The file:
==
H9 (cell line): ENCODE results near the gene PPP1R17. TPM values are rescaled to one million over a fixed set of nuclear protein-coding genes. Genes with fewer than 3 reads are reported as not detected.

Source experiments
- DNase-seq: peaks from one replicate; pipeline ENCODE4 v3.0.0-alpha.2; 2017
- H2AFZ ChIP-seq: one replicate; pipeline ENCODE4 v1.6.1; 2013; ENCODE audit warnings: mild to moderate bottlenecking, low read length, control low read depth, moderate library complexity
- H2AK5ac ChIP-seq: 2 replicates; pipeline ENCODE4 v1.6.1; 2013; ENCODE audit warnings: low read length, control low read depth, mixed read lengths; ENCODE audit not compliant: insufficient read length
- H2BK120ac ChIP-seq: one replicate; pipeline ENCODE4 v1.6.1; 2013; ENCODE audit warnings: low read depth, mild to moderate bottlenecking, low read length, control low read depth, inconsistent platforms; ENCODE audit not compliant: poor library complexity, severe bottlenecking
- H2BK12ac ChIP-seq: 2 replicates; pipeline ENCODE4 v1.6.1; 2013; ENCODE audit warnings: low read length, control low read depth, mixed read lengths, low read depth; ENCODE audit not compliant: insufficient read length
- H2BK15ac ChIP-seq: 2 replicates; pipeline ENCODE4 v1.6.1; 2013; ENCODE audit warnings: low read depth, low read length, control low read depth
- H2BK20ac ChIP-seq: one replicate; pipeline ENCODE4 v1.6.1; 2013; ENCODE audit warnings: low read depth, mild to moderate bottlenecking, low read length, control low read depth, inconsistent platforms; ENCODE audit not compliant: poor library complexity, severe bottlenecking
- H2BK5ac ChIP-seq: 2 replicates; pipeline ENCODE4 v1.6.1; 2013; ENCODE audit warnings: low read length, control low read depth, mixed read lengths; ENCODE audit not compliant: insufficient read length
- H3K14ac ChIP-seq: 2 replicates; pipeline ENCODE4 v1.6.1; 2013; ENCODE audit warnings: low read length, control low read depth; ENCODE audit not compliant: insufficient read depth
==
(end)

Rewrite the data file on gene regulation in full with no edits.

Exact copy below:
H9 (cell line): ENCODE results near the gene PPP1R17. TPM values are rescaled to one million over a fixed set of nuclear protein-coding genes. Genes with fewer than 3 reads are reported as not detected.

Source experiments
- DNase-seq: peaks from one replicate; pipeline ENCODE4 v3.0.0-alpha.2; 2017
- H2AFZ ChIP-seq: one replicate; pipeline ENCODE4 v1.6.1; 2013; ENCODE audit warnings: mild to moderate bottlenecking, low read length, control low read depth, moderate library complexity
- H2AK5ac ChIP-seq: 2 replicates; pipeline ENCODE4 v1.6.1; 2013; ENCODE audit warnings: low read length, control low read depth, mixed read lengths; ENCODE audit not compliant: insufficient read length
- H2BK120ac ChIP-seq: one replicate; pipeline ENCODE4 v1.6.1; 2013; ENCODE audit warnings: low read depth, mild to moderate bottlenecking, low read length, control low read depth, inconsistent platforms; ENCODE audit not compliant: poor library complexity, severe bottlenecking
- H2BK12ac ChIP-seq: 2 replicates; pipeline ENCODE4 v1.6.1; 2013; ENCODE audit warnings: low read length, control low read depth, mixed read lengths, low read depth; ENCODE audit not compliant: insufficient read length
- H2BK15ac ChIP-seq: 2 replicates; pipeline ENCODE4 v1.6.1; 2013; ENCODE audit warnings: low read depth, low read length, control low read depth
- H2BK20ac ChIP-seq: one replicate; pipeline ENCODE4 v1.6.1; 2013; ENCODE audit warnings: low read depth, mild to moderate bottlenecking, low read length, control low read depth, inconsistent platforms; ENCODE audit not compliant: poor library complexity, severe bottlenecking
- H2BK5ac ChIP-seq: 2 replicates; pipeline ENCODE4 v1.6.1; 2013; ENCODE audit warnings: low read length, control low read depth, mixed read lengths; ENCODE audit not compliant: insufficient read length
- H3K14ac ChIP-seq: 2 replicates; pipeline ENCODE4 v1.6.1; 2013; ENCODE audit warnings: low read length, control low read depth; ENCODE audit not compliant: insufficient read depth